BlackBerry Could Sell Waterloo Properties As Possible Rival Bid Emerges

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BlackBerry reportedly contacts real estate firms with a view to shifting some if its buildings

Struggling BlackBerry is reportedly considering selling some of its properties in Waterloo, Ontario to help raise funds ahead of a possible sale of the company to Fairfax Holdings, although it is being suggested that Cerberus Capital Management could be preparing a rival bid.

The smartphone manufacturer is understood to own more than 20 buildings in the area, primarily in two campus-style developments, due to its rapid expansion in the past decade.

However with its fortunes declining and its workforce shrinking, BlackBerry is looking to reduce its costs and raise funds to make itself more attractive to buyers, although it is also possible it is seeking an independent valuation of its properties for its suitors.

BlackBerry fire sale

Blackberry jam spillage stain © ShutterstockThe Globe and Mail says BlackBerry contacted real estate firms last week, asking them to come up with ideas that would allow it to get as much money from the portfolio as quickly as possible. It is even willing to sell and lease back some of its property, although it wants to keep hold of a number of key buildings.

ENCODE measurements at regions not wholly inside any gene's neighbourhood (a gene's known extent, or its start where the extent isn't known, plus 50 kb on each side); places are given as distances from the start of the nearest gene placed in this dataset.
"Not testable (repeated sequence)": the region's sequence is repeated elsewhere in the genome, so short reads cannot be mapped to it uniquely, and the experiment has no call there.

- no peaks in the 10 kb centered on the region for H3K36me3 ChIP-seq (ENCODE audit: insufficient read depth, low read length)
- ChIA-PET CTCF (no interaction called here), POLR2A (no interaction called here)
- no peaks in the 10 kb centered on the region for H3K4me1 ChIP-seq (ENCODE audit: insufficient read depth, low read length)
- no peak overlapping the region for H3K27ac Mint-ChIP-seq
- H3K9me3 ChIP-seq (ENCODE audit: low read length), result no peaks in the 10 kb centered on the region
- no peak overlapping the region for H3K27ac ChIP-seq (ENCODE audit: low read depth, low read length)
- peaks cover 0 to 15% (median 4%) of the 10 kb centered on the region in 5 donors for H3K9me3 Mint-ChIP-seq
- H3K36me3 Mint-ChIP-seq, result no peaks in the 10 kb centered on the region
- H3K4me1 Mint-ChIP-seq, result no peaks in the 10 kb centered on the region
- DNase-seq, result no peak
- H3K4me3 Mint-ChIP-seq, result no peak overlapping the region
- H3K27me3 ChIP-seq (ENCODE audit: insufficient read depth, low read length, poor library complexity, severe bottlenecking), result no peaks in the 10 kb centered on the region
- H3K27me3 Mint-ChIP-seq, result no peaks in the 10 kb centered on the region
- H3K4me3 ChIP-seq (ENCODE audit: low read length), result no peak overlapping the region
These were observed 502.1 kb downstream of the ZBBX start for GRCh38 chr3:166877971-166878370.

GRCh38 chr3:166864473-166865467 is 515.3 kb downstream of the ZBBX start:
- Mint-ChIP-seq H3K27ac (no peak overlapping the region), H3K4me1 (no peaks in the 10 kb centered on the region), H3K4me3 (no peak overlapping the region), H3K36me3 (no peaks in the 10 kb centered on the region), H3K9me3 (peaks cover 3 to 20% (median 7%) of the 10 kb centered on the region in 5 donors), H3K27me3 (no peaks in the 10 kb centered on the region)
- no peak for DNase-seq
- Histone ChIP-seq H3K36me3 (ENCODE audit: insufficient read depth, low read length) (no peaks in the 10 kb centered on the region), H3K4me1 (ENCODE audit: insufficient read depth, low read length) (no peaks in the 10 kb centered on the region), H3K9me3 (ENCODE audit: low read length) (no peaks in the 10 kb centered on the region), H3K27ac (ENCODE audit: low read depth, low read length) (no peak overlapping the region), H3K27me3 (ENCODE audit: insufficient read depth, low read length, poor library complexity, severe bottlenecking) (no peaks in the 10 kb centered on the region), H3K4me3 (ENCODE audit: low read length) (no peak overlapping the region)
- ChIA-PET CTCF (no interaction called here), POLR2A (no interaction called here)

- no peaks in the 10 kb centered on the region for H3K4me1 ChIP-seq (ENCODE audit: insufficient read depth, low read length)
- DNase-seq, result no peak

BlackBerry is apparently the largest occupier of office space in the Waterloo region, which is dubbed Canada’s ‘Technology Triangle’, as it owns and leases 1.6 million square feet – nearly 15 percent of the market.

However such a large amount of space becoming available at one time would flood the market and decrease its value, not least because there is no guarantee the new owners would be able to find tenants, although Google-owned Motorola is opening  a hub in the region and others could follow as companies look to acquire some of the talent let go in BlackBerry’s massive redundancy programme.

Competing bids

Fairfax Holdings is currently undertaking due diligence and is expected to make a final offer by 4 November, although BlackBerry is still seeking alternative buyers. It agreed to a number of unusual terms in its preliminary agreement with Fairfax in order to secure its share price and attract other bids.

BlackBerry could be liable to pay Fairfax a penalty of around £90 million if it now accepts a competing bid, but the consortium does not have financing in place and investors are concerned they may not be offered the full $4.7 billion agreed, leading to a fall in BlackBerry’s share price.

However, if Fairfax offers less than the agreed figure, BlackBerry would not have to pay the penalty, and if its share price continues to fall, other suitors might become interested. The Wall Street Journal reports that Cerberus Capital Management is seeking to sign a confidentiality agreement that would allow it to access BlackBerry’s books.

Cerberus is not one of the investment firms courted by BlackBerry earlier this year and it is unclear how strong the interest is, although it is also believed at least one other group is considering a move, while BlackBerry founder and co-CEO Mike Lazaridis has also been linked with a possible takeover.

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